Stay Safe at a Dangerous Job

September 16-22 is National Farm Health and Safety Week

Farming is one of the most dangerous professions in the country, according to the Bureau of Labor Statistics. Machinery and vehicles help on the job but also contribute to many farming accidents. Electricity is essential to the operation of a farm but, like so many other tools, can be dangerous. Safe Electricity encourages farmers to protect themselves from the hazards of electricity and to share electrical safety information with family and workers to help keep them safe this harvest season.

“Harvest is a hectic time on the farm,” says Molly Hall, executive director of the Energy Education Council’s Safe Electricity program. “Farmers can be so busy with work that they do not notice or consider the danger of the overhead power lines that border many fields.”

The family of Jim Flach knows the dangers of electricity on the farm all too well. Jim was working at a neighbor’s farm when he parked the sprayer in the end row. Unknowingly, the sprayer’s arms were in contact with overhead power lines.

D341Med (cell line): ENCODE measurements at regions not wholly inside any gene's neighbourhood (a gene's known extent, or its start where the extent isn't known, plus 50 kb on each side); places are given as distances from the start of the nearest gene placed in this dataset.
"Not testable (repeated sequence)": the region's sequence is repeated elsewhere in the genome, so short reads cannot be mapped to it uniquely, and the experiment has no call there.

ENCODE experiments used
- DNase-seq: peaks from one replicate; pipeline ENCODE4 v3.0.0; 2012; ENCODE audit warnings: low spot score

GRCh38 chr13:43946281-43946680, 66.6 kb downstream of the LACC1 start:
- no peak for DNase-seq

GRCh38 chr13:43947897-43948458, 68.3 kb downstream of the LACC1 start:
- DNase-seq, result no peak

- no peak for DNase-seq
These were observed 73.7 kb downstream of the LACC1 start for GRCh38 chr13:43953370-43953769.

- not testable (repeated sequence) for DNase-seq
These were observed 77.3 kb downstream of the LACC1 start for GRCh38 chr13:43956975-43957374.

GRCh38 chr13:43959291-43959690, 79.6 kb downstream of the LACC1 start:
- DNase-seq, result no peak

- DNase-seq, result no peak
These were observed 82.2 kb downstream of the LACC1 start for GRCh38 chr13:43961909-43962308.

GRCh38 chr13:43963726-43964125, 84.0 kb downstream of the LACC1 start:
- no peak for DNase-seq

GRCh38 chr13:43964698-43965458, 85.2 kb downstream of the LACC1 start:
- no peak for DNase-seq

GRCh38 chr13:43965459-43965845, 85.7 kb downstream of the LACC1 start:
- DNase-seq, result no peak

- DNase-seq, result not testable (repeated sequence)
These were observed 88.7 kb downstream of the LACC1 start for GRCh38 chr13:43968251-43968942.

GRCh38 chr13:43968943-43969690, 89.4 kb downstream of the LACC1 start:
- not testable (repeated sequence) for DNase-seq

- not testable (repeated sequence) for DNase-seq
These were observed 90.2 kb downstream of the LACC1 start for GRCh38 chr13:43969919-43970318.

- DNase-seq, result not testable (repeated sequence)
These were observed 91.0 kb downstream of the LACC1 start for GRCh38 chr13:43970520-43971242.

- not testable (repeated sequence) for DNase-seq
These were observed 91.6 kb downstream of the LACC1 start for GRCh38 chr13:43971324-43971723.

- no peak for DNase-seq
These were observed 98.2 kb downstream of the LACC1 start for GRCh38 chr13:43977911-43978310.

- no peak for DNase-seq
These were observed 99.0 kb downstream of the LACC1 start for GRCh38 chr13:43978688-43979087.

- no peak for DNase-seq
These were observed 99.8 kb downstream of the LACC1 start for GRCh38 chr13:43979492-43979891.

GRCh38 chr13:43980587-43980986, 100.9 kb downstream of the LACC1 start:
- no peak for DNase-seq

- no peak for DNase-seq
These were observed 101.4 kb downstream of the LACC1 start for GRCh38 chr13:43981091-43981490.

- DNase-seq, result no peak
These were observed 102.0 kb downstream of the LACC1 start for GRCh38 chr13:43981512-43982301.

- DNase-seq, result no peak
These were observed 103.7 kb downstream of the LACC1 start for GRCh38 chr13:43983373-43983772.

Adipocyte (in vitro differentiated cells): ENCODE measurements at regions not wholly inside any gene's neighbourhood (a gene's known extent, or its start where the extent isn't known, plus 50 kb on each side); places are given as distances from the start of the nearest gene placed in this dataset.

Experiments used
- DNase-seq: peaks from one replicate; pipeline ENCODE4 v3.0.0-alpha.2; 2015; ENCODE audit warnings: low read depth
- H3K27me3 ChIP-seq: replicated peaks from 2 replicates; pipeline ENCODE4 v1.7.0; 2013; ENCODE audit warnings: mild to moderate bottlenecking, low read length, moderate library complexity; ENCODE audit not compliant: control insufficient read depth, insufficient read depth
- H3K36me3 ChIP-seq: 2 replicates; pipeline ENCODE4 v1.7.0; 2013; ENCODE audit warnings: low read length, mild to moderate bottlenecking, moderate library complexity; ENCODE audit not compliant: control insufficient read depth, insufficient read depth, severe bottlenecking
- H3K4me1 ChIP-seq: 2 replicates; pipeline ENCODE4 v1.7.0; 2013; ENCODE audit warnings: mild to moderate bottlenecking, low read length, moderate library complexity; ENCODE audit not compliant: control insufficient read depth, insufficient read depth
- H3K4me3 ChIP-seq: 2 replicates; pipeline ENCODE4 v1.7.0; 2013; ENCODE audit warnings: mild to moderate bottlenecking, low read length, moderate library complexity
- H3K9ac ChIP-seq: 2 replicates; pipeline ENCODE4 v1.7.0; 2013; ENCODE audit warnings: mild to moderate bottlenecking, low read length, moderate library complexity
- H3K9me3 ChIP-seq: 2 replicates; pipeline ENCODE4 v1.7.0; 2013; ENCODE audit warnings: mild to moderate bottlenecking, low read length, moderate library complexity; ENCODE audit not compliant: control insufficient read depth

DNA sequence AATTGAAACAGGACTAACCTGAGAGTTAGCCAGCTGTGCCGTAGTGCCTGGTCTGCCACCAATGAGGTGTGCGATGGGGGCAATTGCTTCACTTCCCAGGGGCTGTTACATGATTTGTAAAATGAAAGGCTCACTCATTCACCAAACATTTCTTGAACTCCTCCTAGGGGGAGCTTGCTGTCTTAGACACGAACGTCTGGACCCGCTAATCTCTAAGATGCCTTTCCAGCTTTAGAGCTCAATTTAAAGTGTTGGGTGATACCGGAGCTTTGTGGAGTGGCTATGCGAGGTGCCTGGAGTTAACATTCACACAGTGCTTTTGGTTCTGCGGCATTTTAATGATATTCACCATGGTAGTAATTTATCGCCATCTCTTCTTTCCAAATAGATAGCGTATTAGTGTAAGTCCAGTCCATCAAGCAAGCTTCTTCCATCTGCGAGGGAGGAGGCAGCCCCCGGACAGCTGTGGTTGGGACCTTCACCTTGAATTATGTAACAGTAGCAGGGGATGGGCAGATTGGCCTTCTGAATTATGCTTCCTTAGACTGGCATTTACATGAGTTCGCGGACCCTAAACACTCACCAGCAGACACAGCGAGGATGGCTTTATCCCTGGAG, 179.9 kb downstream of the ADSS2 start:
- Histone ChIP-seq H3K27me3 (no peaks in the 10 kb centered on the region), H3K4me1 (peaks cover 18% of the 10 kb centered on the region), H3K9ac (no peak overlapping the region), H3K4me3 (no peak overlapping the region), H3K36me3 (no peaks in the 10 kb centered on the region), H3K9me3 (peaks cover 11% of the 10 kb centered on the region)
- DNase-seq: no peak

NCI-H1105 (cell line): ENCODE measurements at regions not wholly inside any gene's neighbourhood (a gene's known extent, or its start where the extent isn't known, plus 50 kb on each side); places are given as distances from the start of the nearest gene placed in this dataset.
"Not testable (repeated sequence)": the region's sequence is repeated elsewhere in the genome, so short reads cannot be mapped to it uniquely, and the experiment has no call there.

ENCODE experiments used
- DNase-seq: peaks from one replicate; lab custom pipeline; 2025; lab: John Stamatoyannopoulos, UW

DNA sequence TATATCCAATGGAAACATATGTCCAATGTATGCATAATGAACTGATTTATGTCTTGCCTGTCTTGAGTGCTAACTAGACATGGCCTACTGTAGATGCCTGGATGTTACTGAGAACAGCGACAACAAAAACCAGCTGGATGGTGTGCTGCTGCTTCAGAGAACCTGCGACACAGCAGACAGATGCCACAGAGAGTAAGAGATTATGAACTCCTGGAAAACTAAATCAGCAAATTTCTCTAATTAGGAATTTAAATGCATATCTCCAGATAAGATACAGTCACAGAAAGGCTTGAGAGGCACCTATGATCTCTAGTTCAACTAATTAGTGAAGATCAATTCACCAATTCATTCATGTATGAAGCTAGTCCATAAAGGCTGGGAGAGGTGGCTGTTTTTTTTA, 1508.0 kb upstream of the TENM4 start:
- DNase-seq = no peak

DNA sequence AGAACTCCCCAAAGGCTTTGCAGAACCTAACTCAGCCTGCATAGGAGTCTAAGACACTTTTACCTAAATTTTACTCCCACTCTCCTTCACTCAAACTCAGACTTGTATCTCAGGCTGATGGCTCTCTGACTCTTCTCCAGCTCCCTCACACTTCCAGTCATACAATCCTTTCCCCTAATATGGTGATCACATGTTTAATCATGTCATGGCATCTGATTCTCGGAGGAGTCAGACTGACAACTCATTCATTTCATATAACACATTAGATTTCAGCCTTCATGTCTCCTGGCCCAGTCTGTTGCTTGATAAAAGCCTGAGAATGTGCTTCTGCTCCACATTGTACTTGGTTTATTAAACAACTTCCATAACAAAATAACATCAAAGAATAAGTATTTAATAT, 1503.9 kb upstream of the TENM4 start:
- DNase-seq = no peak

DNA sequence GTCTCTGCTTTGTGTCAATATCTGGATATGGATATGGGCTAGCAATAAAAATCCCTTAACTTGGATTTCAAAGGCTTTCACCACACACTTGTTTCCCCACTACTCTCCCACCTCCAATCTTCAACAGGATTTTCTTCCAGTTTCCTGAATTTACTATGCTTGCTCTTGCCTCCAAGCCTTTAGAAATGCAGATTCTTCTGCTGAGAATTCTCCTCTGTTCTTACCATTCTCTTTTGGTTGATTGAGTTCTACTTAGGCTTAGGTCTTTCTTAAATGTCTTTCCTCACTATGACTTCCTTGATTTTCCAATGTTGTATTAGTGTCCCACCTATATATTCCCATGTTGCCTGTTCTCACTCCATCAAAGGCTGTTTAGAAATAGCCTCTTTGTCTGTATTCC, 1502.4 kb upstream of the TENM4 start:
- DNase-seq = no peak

Jim stepped out of the vehicle and received a severe electric shock when he became the path to ground for electricity. A few months later, he died as a result of his injuries.

Jim’s family is working with Safe Electricity to prevent accidents like this by sharing Jim’s story. Safe Electricity recommends the following tips to help you stay safe on the farm: 

  • Keep yourself and equipment 10 feet away from overhead power lines in all directions, at all times.
  • Conduct a survey before you begin work. Know where overhead power lines are, and have a plan to stay far from them.
  • Use a spotter. When raising any equipment such as augers, grain trucks, and even ladders, it can be difficult to tell how close you are to overhead power lines. An extra pair of eyes from a spotter can help you stay far away from power lines.
  • Know what to do if you come in contact with an overhead power line. Do not leave the vehicle until utility workers have cut off electricity and confirmed that it is safe to exit the vehicle.
  • Always lower portable augers or elevators to their lowest possible level—under 14 feet—before moving or transporting them. Variables like wind, uneven ground, shifting weight, or other conditions can make it difficult to control raised equipment.
  • Never try to move a power line to clear a path. Power lines start to sag over time, bringing them closer to farmers and other who need to avoid them. Contact your utility to repair sagging power lines.

For more information on electrical safety on the farm, visit